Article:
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NDPC briefs Council of State on Ghana's 40 years Development Plan

July 31, 2015, 10:01 a.m.

By Bernice Bessey

As part of preparations for the endorsement of the long-term development plan, the National Development Planning Commission (NDPC) has briefed the Council of State on key factors that would drive and guide the country’s development for the next 40 years.

Organizers of the 40 years development plan, which is still in the consultation process, have sought the views of various stakeholders such as political parties, professional bodies, civil societies, social organizations and religious groups.

To ensure that the development plan was devoid of any contention, Dr. Nii Moi Thompson, Director General of NDPC and Prof. Kwesi Botcwey, Chairman of the Commission informed the Council that consultations would be extended to other regions.

Prof. Botcwey explained that the consultation with the various stakeholders was aimed at establishing fair, feasible, sustainable and flexible long-term plan that would be accepted by all and sundry.

Addressing members of the Council of State at the Osu Castle in Accra, he noted that the long-term plan falls in line with public outcry for single development framework that will guide successive governments not to discontinue development projects of their successors.

He added that the long-term development plan after preparation would have an iron seal that will deter political parties, Metropolitan, Municipal and District Assembles (MMDAs) as well as Ministries, Departments and Agencies (MDAs) from ignoring or pushing it aside.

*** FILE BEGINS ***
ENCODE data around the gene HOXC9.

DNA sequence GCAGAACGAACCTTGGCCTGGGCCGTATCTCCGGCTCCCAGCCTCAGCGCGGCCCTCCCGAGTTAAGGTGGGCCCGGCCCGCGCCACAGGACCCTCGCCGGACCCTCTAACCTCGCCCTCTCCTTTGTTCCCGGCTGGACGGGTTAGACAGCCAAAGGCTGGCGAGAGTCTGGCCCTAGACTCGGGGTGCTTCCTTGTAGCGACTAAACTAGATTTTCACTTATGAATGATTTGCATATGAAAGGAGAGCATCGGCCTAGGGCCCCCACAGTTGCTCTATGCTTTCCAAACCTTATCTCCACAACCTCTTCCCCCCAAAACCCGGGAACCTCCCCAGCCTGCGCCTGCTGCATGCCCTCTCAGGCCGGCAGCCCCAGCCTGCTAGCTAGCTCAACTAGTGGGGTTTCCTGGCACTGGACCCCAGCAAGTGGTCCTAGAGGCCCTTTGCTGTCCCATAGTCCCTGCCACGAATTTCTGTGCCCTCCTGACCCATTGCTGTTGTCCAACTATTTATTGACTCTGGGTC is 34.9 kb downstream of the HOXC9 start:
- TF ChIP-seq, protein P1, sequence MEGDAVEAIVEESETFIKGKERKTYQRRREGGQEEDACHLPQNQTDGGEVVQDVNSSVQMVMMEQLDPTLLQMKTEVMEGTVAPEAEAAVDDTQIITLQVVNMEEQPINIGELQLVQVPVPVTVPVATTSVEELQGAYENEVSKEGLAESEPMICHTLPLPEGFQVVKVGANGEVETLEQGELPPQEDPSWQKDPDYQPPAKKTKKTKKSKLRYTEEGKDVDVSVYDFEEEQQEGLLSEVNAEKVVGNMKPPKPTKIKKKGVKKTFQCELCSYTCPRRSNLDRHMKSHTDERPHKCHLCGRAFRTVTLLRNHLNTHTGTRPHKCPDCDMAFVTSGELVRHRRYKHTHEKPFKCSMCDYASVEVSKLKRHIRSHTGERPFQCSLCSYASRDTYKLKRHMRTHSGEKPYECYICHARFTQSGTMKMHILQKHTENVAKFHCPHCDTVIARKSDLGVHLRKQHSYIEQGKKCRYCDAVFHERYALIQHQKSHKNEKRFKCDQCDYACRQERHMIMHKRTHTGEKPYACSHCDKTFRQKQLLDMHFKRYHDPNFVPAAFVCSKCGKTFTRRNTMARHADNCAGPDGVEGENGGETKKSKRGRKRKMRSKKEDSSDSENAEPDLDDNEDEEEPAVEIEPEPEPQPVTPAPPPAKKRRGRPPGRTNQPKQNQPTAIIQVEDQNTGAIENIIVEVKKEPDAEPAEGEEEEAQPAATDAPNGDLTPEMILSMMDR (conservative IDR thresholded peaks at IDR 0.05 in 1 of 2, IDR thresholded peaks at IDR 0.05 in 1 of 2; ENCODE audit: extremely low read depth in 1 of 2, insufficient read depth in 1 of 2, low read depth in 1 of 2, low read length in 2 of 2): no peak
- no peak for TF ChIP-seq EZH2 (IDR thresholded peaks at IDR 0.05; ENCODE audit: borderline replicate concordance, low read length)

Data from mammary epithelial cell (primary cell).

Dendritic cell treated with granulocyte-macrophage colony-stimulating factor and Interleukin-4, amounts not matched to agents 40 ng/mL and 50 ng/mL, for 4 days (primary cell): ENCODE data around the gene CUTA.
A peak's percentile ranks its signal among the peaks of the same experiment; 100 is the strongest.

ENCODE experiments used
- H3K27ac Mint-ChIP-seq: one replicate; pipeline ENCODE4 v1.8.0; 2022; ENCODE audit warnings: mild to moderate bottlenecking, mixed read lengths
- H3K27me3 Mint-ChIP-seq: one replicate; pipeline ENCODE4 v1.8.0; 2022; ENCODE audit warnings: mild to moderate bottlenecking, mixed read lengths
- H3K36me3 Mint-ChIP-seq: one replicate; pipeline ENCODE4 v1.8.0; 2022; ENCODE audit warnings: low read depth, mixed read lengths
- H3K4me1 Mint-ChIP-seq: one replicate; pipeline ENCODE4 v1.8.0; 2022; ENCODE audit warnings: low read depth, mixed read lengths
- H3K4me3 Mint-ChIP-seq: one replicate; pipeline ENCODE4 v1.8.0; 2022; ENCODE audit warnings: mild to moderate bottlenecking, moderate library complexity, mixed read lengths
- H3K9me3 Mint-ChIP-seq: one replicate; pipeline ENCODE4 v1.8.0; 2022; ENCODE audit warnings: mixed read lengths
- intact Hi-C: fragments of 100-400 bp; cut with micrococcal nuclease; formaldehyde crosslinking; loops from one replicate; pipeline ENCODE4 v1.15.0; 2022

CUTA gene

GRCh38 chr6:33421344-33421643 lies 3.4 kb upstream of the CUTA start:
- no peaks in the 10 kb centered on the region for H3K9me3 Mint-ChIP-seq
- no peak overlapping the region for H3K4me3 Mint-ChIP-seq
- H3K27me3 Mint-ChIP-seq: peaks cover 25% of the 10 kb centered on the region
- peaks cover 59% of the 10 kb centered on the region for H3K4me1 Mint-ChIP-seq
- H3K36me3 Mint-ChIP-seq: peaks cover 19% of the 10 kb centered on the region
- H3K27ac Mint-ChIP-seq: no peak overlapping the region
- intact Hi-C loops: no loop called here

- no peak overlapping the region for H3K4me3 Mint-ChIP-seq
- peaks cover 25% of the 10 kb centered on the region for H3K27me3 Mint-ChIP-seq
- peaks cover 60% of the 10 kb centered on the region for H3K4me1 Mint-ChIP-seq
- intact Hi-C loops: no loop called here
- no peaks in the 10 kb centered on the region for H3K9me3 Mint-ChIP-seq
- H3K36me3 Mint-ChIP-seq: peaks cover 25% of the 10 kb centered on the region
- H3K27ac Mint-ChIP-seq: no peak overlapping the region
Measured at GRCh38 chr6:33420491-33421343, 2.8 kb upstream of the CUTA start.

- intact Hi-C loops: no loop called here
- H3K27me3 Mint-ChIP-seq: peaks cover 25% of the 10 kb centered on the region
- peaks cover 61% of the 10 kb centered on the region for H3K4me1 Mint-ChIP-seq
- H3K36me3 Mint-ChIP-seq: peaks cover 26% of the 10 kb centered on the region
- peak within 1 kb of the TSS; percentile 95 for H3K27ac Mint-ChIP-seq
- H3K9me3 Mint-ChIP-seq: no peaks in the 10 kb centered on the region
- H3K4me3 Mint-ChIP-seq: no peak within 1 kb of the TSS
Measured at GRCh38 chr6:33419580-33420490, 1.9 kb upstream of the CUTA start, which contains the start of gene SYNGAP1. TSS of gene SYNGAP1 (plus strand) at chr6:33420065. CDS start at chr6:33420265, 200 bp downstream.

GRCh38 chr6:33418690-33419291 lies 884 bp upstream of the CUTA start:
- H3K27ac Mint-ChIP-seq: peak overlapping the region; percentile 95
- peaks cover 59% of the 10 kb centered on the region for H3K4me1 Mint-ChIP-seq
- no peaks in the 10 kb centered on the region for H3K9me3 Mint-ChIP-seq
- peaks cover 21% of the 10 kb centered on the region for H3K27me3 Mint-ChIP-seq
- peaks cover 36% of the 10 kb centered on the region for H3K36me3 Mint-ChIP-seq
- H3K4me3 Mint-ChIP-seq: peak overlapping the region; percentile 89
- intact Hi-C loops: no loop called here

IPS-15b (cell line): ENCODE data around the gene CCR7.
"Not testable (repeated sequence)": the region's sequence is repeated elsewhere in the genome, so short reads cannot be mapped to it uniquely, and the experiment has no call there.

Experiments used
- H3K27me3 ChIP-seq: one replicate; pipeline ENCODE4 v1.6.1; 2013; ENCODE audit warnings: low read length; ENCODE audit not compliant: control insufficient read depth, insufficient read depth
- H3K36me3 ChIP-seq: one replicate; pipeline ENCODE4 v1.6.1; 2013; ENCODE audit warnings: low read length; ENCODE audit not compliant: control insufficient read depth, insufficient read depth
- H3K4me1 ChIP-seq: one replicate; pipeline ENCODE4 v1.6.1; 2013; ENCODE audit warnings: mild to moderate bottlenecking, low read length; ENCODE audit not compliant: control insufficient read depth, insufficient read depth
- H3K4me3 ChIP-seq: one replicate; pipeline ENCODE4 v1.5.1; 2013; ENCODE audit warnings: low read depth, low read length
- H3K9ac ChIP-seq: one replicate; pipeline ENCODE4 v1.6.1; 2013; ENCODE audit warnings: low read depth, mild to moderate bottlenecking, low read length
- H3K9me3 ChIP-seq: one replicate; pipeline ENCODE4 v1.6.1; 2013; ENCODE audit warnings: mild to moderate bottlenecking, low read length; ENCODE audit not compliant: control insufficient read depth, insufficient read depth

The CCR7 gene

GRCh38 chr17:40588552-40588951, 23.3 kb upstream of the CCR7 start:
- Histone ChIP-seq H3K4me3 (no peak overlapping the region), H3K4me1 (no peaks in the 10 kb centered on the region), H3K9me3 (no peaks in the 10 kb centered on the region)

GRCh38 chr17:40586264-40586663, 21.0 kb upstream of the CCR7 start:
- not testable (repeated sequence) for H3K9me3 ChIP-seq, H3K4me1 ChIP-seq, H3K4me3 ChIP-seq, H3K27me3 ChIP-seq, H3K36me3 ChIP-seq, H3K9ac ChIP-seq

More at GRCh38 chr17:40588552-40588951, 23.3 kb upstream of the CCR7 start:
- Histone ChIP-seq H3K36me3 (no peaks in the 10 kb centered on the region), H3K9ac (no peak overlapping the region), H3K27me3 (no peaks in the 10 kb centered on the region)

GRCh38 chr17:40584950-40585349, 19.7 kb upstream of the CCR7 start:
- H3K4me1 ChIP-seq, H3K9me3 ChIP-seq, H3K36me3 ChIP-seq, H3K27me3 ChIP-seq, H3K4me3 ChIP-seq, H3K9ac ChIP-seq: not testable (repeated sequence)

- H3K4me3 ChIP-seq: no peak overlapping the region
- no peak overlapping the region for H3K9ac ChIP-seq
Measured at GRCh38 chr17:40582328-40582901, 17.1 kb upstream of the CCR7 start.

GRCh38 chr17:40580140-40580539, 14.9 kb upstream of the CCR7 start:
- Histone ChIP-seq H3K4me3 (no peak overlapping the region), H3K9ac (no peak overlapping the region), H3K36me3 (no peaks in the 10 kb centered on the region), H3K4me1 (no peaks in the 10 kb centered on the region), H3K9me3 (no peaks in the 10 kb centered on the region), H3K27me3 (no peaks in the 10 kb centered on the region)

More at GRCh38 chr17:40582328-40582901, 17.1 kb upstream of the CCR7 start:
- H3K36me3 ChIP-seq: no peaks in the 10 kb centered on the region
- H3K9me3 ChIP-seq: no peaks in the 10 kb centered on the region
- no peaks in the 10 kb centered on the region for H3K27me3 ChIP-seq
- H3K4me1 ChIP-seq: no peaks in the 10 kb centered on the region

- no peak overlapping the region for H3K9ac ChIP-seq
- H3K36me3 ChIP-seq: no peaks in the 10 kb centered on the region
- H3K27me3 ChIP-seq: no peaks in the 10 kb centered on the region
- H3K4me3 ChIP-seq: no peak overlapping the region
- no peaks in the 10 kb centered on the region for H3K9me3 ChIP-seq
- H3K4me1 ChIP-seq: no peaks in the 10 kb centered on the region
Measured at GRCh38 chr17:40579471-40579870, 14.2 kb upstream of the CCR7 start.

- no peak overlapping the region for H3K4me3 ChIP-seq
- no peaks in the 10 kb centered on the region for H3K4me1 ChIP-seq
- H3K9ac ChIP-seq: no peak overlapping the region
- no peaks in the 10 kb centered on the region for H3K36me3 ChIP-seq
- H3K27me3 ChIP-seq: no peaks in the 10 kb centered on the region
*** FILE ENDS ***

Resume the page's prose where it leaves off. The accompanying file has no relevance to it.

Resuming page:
Though the development plan would not tie the hands of the political parties with respect to their ideologies, he said: “the Commission doesn’t want to produce document that agencies would ignore or find it difficult to implement”.

He explained that the development plan will provide the opportunity for successive governments to operate their four year short-term development plans, though they must be tilted towards the long-term action plan.

Additionally, parliament would have the privilege to review the development plan every decade so that at the end of the 40 years, by which time Ghana would had 10 elections.

On his part, Dr. Thompson explained to the Council that the Commission is mandated by law (Act 815) to facilitate the preparation of the long-term plan to be submitted to Parliament for adoption.

To meet the development goals and aspirations of the nation, he indicated that what the Commission is proposing is a “high-level plan, or framework, that would be based on the Directive Principles of State Policy of the 1992 Constitution and international development frameworks, such as the Sustainable Development Goals and the AU’s Agenda 2063”.

The vision of a “just, free and prosperous” society, as stipulated in the Constitution, as well as the goals and objectives from that vision, will drive the consultations that will take place in all 10 regions of the country and will also involve professional and trade associations as well as civil society organizations.

Dr. Thompson also hoped for a constitutional instrument that would mandate the NDPC to monitor and sanction institutions that would not comply with the national development plan.

Source: The Chronicle

Disclaimer : The views expressed in this news report do not necessarily reflect those of the National Development Planning Commission

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